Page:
Thank you for choosing us as your family’s lifelong dental health partners. We treasure the trust you place in our practice!

Top image by Flickr user Celestine Chua used under Creative Commons Attribution-Sharealike 4.0 license. Image cropped and modified from original.
The content on this blog is not intended to be a substitute for professional medical advice, diagnosis, or treatment. Always seek the advice of qualified health providers with questions you may have regarding medical conditions.

Juice Smarter: Your Teeth Will Thank You

WHILE JUICING IS ONE OF THE most popular health fads right now, how does it affect your smile?

Juices Can Be Tough On Teeth

Many juices contain high amounts of acid and sugar that can compromise healthy teeth. Frequently drinking juices with overly acidic and sugary ingredients can begin to wear away the enamel of our teeth, putting us at greater risk for cavities.

But, don’t fret—you don’t need to go throw away your juicer just yet! There are a variety of simple ways to make your juices healthier and still taste great.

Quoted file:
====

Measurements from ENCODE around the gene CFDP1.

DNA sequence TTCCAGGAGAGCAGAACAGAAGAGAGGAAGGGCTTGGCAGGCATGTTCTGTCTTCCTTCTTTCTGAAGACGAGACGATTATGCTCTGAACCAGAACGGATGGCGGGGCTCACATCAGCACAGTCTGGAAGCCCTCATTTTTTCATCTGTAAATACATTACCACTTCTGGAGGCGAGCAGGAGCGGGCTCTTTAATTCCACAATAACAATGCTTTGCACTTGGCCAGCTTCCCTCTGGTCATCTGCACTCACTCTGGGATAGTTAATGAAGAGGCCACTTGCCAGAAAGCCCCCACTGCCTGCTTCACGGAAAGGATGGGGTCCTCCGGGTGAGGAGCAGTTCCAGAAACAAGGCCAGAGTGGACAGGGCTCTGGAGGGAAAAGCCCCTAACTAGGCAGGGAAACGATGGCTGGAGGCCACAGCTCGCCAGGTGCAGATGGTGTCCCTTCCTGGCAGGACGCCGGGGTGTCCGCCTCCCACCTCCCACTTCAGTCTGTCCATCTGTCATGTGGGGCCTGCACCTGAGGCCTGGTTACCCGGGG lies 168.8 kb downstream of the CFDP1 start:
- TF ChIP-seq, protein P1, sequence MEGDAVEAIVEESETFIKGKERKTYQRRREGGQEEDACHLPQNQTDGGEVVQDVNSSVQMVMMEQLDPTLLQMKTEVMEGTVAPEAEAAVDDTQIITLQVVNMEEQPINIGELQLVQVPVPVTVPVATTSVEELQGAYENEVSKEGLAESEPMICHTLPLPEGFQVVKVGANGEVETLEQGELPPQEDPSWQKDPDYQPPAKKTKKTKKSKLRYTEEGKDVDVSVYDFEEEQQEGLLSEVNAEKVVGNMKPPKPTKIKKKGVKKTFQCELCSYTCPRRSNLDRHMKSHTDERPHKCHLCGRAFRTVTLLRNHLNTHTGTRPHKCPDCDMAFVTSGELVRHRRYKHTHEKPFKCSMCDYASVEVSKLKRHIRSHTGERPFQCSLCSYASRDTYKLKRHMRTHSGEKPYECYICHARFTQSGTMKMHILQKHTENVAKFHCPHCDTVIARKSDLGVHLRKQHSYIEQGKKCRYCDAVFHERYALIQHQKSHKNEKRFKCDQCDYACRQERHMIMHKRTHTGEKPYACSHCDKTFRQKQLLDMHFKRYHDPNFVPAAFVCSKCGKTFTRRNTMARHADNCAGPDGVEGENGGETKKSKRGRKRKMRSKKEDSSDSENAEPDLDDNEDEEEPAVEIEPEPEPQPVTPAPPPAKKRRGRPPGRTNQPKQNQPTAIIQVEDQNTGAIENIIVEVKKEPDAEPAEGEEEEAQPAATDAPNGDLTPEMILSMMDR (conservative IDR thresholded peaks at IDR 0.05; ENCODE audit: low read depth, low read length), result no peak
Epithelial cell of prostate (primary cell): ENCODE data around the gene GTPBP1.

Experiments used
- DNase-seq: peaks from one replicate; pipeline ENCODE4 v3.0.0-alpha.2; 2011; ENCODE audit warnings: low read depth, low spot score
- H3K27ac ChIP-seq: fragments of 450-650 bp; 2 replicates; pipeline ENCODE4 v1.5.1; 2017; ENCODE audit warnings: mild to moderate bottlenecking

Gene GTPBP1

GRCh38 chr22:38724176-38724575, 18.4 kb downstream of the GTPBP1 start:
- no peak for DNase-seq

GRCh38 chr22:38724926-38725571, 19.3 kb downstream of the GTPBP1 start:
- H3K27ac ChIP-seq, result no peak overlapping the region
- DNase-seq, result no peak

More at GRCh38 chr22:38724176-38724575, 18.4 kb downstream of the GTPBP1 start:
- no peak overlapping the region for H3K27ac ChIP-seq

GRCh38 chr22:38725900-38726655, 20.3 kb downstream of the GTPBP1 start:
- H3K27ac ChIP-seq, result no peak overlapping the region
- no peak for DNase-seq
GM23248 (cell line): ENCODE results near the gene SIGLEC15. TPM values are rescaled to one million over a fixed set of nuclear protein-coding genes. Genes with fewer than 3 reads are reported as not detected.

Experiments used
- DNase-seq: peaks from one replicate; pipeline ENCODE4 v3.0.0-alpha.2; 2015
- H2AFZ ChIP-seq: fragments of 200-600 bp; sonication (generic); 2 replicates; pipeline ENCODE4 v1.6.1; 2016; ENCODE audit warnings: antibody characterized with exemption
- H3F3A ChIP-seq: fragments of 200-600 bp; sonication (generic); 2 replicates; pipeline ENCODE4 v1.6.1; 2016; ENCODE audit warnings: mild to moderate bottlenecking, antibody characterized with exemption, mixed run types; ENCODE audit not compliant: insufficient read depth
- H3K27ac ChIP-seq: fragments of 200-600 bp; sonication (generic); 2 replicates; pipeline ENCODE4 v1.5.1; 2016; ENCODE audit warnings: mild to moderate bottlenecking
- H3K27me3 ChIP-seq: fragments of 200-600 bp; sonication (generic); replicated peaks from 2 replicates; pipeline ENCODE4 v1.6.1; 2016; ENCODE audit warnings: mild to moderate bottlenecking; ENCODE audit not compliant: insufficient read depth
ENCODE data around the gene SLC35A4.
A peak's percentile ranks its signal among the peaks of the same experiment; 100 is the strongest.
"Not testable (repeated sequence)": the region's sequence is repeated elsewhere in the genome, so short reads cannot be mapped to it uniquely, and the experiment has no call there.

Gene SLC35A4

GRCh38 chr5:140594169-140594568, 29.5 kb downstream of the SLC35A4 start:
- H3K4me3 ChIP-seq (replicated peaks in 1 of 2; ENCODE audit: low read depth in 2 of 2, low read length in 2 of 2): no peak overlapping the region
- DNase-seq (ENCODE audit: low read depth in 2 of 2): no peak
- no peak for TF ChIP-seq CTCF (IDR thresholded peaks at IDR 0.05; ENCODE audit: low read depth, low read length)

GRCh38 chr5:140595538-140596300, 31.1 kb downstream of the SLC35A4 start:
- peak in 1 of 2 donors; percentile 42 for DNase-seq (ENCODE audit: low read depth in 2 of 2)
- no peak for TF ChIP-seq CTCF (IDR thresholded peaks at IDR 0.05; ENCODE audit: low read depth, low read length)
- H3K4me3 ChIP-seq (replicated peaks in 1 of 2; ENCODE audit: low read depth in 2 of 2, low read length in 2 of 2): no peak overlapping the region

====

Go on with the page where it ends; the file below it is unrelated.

Choose Ingredients That Strengthen Your Smile

Make your juices healthier by considering some of these options:

  • Add more leafy greens! Leafy greens help build strong bones and strong teeth because they are high in calcium, magnesium and phosphorus. Greens won’t spike your blood sugar like sugary fruits and vegetables will.
  • Use fruit sparingly and when you do, be sure to use ripe fruits. Unripe fruits tend to have more acid than ripened ones.
  • Add a teaspoon of coconut oil. Coconut oil, amongst other amazing properties, contains antibacterial properties that are great for your teeth!
  • Add cranberry juice! Amongst numerous vitamins and nutrients, fresh cranberries have compounds that keep cavity-causing bacteria from sticking to your teeth. So, to add nutrients and teeth-protecting properties, simply add a splash of cranberry juice to your recipe.
  • Steer clear from highly pigmented foods. Fruits and vegetables that are strongly pigmented can potentially stain your teeth. Examples of these foods are: dark berries and beets.

What you put into your juices is the important thing to keep in mind when juicing. Ask yourself when adding ingredients: Does this add nutrients to my juice? Will my teeth benefit from this or not? Is there too much sugar or acid in this ingredient?

Here’s a few recipes to get you started: